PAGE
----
[tl;dr intro]It is a truth universally acknowledge that Whitney Houston and Mariah Carey are premier vocalists of their time and the goalllsssss of every singer. And their reputations are well-earned.
Contrary to popular belief, being a good singer isn't a "raw talent" one was either born with or without. Becoming a good vocalist requires vigorous training and time -- just like any other profession. Born to gospel and opera singers, though music was in Whitney's and Maria's blood, their performances showcased consistent application of great vocal technique that can only be attributed to studying under their musical mothers and honing their skills for years to come. Possessing "raw talent" and performing with "raw emotion" are thrown around a lot to champion a trending act, but every artist has the potential to emote, move people and appeal in one way or another; it's entirely subjective from person-to-person. Whether or not a singer has a grasp on proper vocal technique, on the other hand, is objective and therefore measurable with science-based parameters. Consequently, mastering technique makes one indisputably amazing at singing. (Likewise, the reverse is true.)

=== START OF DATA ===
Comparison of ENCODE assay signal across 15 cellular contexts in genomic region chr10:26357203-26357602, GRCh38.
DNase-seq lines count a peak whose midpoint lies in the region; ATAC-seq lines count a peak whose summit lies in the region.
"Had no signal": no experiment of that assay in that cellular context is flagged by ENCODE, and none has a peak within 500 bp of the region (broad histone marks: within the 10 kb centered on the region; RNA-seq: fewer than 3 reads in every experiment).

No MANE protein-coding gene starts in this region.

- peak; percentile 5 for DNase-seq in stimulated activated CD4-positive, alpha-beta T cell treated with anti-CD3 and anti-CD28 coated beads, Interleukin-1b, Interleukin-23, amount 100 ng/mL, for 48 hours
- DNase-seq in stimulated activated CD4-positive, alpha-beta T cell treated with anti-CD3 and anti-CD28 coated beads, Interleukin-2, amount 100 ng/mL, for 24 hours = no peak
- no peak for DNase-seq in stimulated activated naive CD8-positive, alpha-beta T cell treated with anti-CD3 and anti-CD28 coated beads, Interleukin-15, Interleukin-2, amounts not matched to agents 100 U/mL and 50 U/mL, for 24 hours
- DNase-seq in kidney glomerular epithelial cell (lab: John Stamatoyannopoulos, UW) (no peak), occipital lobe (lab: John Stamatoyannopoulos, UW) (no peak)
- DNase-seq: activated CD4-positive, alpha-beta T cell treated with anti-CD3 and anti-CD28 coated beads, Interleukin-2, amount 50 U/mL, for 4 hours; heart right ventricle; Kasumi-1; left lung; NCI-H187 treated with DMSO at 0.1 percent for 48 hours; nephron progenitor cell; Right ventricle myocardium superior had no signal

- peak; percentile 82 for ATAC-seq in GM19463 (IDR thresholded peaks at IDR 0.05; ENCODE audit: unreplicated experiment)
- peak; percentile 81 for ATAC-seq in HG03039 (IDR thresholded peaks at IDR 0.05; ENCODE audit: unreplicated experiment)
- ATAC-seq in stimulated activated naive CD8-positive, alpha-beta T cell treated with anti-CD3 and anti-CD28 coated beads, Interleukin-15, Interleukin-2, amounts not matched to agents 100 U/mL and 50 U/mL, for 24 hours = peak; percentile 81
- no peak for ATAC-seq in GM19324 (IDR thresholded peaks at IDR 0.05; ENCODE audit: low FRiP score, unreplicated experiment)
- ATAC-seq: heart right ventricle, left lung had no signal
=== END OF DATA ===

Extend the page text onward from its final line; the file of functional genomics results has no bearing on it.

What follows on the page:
Let's look at five artists whom the music industry, critics and music fans alike have anointed to be the next Whitney or Mariah/a diva/one of the greats, etc in regards to vocal talent and why they currently don't have what it takes. (FYI, because I'm have no real credibility and possess plebeian ears, I asked the enormously generous admins at KPop Vocal Analysis to help me.)
In no particular order:
Let's just get right to it with our woman-of-the-hour, Adele. In late October 2011, Adele was forced to cancel her 10-city U.S. tour due to vocal cord hemorrhage. The official word from her was that she overworked herself. While that's true, vocal cord damage is also a serious consequence of bad technique. Adele damaged her instrument at 23 -- to put this in perspective, think about the vocal performances Whitney and Mariah were putting on at 23. When Adele hinted she was heading back to the studio after vocal rehabilitation, vocal trainer Ken Querns Langley advised against the decision in an article aptly titled "Adele Should Take a Hiatus. So She Can Learn to Sing." Langley offered constructive criticism of Adele's "dangerous" technique, pointing out that her belts are more like her "basically screaming and yelling all the time," how she didn't modify her chest voice to hit high notes, and that she does "notoriously bad" high-larynx singing.